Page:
Maslow (1954, 1970) Hierarchy of needs – Regression if lower needs are not met, progression if lower
needs are satisfied.
Carl Rogers – says we have needs for self-consistency and congruence.
Positive self-regard: we have to feel good about ourselves to take on challenges.
Unconditional positive regard: we don’t think or do things unless there’s a reason for it. So worthwhile
to help a human being no matter what they’ve done.
Self-verification: people motivated to maintain self-consistency and congruence (see Carl Rogers)
Self-enhancement: tendency to gain and preserve a positive self-image
Measurement techniques of personality
o Idiographic: studies of individuals
o Nomothetic: studies of groups (shared characteristics)
Typed personalities (early philosophers)
o Melancholic: sad, gloomy
o Choleric: short-tempered
o Phlegmatic: dull, sluggish, boring
o Sanguine: cheerful, easygoing
o Sheldon (1942) biological approach, body shapes
Endomorphs (soft and round) – visceratonia= social, aggregable
Mesomorphs (hard and square) – somatonia= dominance, aggressive
Ectomorphs (thin and fragile) – cerebretonia= self-conscious, over-reactive
Supported by some, but not much, evidence
Trait theories (predisposition to act a certain way)
o Allport’s trait theory – trait is a readiness to respond in a specific way. Based on frequency of
occurrence, intensity of behaviour, range of situations, and reliability of measurement.
Idiographic. Secondary traits are preferences and don’t have a broad influence on behaviour (eg.
prefer vanilla to chocolate).
Cardinal traits: obsessed by these traits eg. someone who has neatness as a main trait would
have everything extremely organized and clean.
Central traits: consistent influence on behaviour eg. neatness Psychology 1000 April Final Exam Definitions, Studies, Theories
o Cattell’s Factor-Analytic trait theory – nomothetic
approach. Describes nuances of behaviour. KNOW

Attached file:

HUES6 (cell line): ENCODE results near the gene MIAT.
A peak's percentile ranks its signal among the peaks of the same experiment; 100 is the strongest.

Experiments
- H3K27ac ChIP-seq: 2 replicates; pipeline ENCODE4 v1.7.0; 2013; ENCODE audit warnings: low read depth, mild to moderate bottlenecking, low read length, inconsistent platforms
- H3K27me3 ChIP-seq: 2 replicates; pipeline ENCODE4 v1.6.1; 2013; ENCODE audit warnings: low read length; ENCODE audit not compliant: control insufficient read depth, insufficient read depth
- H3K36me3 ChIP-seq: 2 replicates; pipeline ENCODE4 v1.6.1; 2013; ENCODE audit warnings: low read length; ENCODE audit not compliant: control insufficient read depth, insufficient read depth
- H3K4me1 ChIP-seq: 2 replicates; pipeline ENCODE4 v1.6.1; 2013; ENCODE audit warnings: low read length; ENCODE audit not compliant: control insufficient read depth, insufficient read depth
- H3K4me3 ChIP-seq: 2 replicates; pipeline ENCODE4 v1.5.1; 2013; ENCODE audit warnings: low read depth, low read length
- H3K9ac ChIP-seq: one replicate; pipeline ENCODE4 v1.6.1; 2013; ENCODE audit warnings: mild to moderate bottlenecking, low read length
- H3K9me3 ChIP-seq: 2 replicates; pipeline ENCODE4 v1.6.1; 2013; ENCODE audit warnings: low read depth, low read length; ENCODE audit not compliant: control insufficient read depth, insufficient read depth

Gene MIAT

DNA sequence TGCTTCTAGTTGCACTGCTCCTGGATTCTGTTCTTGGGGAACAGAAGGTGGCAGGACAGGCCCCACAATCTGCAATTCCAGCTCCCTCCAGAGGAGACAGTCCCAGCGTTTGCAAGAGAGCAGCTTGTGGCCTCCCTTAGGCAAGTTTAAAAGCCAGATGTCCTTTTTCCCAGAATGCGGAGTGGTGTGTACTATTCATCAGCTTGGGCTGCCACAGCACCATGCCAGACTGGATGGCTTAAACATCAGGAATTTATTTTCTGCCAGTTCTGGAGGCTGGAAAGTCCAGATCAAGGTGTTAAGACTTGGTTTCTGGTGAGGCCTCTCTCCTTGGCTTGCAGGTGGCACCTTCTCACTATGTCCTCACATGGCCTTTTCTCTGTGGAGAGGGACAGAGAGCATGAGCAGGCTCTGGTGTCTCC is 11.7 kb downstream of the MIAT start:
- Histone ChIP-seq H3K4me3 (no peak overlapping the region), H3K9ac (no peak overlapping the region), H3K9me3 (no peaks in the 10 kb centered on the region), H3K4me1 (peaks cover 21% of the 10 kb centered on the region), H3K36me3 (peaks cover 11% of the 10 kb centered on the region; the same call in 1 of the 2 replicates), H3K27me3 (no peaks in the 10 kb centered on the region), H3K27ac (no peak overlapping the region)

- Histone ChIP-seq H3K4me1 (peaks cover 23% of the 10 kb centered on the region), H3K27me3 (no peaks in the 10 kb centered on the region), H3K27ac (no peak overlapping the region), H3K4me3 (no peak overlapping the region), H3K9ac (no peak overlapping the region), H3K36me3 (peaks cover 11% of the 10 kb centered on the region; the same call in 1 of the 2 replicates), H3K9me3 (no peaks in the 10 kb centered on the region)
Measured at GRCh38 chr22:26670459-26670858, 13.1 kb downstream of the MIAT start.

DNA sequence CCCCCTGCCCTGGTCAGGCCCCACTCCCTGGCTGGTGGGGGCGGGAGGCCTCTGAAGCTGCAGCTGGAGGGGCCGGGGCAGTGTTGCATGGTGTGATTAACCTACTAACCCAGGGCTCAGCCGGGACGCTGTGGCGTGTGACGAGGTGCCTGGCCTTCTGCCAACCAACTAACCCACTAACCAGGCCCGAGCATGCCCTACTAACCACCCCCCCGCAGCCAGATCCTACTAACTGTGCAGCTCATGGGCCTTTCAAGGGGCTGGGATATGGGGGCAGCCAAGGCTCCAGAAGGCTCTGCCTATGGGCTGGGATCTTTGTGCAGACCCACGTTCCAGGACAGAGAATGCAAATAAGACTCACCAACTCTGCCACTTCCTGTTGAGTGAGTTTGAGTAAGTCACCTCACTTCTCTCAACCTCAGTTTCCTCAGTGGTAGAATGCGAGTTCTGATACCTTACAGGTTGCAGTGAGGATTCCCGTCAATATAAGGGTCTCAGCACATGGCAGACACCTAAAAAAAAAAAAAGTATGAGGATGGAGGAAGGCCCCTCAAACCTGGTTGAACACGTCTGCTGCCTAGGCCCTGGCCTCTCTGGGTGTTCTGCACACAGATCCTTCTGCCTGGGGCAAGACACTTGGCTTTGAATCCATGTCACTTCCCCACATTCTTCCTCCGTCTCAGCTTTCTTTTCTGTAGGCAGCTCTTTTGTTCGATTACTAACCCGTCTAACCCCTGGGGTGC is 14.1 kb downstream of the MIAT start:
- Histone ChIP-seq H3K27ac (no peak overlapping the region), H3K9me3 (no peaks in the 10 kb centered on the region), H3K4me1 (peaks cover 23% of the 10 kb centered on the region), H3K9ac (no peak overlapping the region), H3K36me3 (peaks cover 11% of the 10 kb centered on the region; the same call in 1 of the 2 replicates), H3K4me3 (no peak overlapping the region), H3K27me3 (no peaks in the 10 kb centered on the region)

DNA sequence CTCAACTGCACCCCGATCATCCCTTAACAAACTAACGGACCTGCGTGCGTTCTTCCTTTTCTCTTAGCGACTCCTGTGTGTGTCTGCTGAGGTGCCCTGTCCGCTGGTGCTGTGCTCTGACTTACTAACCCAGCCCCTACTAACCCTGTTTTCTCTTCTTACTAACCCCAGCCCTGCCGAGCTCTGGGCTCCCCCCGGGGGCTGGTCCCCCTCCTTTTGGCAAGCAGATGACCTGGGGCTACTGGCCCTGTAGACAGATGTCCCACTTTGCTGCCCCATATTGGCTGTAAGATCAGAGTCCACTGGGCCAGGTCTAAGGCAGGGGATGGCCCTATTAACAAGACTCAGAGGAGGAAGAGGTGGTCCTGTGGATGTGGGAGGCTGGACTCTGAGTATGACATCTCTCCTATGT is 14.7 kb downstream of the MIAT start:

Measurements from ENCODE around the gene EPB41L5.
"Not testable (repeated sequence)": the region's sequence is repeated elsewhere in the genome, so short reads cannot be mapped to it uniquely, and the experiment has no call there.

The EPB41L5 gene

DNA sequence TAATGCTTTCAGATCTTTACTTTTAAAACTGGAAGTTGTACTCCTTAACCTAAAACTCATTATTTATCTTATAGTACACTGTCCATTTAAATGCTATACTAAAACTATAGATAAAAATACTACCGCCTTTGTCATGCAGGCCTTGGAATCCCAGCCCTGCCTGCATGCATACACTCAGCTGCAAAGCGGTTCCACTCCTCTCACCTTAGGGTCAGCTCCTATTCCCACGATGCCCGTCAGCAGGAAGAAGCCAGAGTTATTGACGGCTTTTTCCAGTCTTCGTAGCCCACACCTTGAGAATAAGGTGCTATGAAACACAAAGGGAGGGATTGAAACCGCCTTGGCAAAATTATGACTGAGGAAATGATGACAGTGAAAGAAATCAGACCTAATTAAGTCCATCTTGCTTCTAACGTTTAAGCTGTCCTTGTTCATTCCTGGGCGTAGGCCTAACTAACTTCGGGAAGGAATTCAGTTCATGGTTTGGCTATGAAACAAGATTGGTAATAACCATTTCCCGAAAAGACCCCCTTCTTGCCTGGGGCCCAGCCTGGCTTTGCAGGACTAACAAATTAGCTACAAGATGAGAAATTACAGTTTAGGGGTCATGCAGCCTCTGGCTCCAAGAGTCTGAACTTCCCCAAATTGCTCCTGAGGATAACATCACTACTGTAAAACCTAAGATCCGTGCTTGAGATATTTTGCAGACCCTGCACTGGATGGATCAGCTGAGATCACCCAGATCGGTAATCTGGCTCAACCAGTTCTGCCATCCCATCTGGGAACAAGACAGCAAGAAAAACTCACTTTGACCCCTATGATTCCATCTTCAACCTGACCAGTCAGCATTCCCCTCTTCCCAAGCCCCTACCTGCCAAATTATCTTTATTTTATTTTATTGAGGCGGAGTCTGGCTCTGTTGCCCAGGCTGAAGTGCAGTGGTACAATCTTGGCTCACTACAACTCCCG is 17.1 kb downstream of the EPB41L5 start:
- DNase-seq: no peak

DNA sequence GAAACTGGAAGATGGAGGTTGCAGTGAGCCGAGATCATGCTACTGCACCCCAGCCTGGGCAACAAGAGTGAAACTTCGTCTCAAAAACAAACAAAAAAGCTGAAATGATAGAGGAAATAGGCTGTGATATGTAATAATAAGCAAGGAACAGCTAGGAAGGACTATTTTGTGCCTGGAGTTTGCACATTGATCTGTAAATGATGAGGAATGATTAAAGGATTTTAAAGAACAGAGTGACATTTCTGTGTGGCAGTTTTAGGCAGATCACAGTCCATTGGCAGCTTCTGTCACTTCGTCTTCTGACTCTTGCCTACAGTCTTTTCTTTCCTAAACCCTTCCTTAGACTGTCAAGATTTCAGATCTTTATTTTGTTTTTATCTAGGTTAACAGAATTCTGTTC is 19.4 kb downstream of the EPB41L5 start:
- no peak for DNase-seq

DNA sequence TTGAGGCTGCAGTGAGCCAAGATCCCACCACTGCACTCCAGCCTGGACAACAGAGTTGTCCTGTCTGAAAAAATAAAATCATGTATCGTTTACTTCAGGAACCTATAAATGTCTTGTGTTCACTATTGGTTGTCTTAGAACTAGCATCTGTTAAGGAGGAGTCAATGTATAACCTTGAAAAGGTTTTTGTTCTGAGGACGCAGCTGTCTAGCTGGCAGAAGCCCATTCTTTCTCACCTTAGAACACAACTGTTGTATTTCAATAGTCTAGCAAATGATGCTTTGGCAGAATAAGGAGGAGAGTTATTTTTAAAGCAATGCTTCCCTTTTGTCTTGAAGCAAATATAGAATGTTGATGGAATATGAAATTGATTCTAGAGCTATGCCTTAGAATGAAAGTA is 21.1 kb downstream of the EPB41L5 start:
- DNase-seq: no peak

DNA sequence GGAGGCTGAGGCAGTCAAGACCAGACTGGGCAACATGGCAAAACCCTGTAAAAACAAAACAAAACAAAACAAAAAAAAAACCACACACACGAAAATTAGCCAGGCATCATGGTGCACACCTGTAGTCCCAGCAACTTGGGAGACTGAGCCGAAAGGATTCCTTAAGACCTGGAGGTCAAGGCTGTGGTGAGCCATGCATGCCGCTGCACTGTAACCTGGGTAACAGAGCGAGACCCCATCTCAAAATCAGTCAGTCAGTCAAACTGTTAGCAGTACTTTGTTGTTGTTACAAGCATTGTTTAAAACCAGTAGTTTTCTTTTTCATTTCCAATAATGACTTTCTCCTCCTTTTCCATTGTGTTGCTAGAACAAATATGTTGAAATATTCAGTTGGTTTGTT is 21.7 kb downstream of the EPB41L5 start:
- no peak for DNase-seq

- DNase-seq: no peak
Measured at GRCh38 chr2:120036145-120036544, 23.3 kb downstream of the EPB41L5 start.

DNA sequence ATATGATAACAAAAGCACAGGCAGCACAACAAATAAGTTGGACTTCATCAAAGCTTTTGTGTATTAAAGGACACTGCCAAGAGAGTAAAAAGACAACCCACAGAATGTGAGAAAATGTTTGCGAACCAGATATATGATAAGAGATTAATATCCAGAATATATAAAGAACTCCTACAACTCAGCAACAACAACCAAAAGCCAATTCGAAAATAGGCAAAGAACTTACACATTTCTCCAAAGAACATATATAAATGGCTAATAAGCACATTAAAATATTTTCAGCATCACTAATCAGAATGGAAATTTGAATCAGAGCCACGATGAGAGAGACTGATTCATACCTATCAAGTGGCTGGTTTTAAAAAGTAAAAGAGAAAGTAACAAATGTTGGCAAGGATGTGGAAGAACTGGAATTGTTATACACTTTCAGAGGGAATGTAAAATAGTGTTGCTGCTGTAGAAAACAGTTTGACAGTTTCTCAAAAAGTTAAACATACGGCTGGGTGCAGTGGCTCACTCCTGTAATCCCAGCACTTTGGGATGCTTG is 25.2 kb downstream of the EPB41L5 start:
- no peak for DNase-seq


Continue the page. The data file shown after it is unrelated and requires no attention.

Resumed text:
DIFFERENCE BTWN SURFACE & SOURCE
Surface traits: traits that to a casual observer seem to go
Source traits: basic underlying structures providing
coherence to personality (used to explain/ predict
Reduced Allport’s thousands of traits down to 46. Good
predictor of careers.
eg. surface trait would be altruism and source traits would be things that make up altruism
eg. unselfishness, sharing, etc.
The Big 5 Factors of personality, McCrae & Costa (1999) – Describes most important features of
personality; everyone has certain levels of each of these: Openness, conscientiousness, extraversion,
Eysenck’s Model of Personality – combined Type-Trait model; personality is hierarchal. Lowest level of
specific responses, next level of habitual responses, highest level is type. Nomothetic approach.
Provided physiological evidence – brains of introverts over-aroused, extraverts under-aroused.
Introversion vs. Extraversion KNOW THE DIFFERENCE
Reciprocal determinism: interaction between individual, environment, and behaviour
Personality and health
o Type A – competitive, aggressive; hostility component of personality related to coronary heart
o Type B – agreeable, less time urgency
o Type C – bottle up emotions; may be related to cancer proneness Psychology 1000 April Final Exam Definitions, Studies, Theories
o Pessimists at greater risk of depression, physical disease
o Conscientiousness related to physical health and longevity
Social Cognitive theories
o Self-efficacy: belief in one’s abilities. 4 determinants: previous performance, observational
learning, verbal persuasion (are you open to it, can you use it?), emotional arousal (don’t think
negatively when you don’t need to)
o Cognitive-affective personality system (Mischel & Shoda, 1999) – people respond consistently.
Variables: encoding strategies, expectancies, goals, affect, self-regulation
o Structured interviews
o Behavioural assessment – eg. probationary period for a job
o Remote behaviour sampling – not face-to-face; eg. personality test
o Projective tests – interpretation of ambiguous stimuli reveals projection of inner feelings
o Rorschach ink-blot test – compares normative responses to people’s responses
o Thematic Apperception Test (TAT) – looks for need for achievement
o Draw-a-person test
o Objective tests – use standard of questions and a scoring key eg. MMPI-II, EPQ, 16Pf
Stress, Health, and Coping
Early childhood interventions
o Head Start – initial results showed no difference in performance btwn kids with and without
o Abecedarian Program – Black children 6mos to 5yrs, focus on cognitive skills. Results: Higher IQs
and scores on standardized tests. Training from 5yrs to 8yrs had little effect.
o High/Scope Perry preschool program – African-American kids aged 2-5 or 3-6. Trained in logic,
math, music, language, initiative. Results: Lower crime rates, less welfare, better academic
performance, higher incomes
o Penn Optimism project, preventing teenage depression – helps kids identify negative self-
beliefs and replace with optimism. Results: incr. in depression for control group but not
Stages of Change model - 6 stages
o Precontemplation – problem not yet recognized
o Contemplation – problem recognized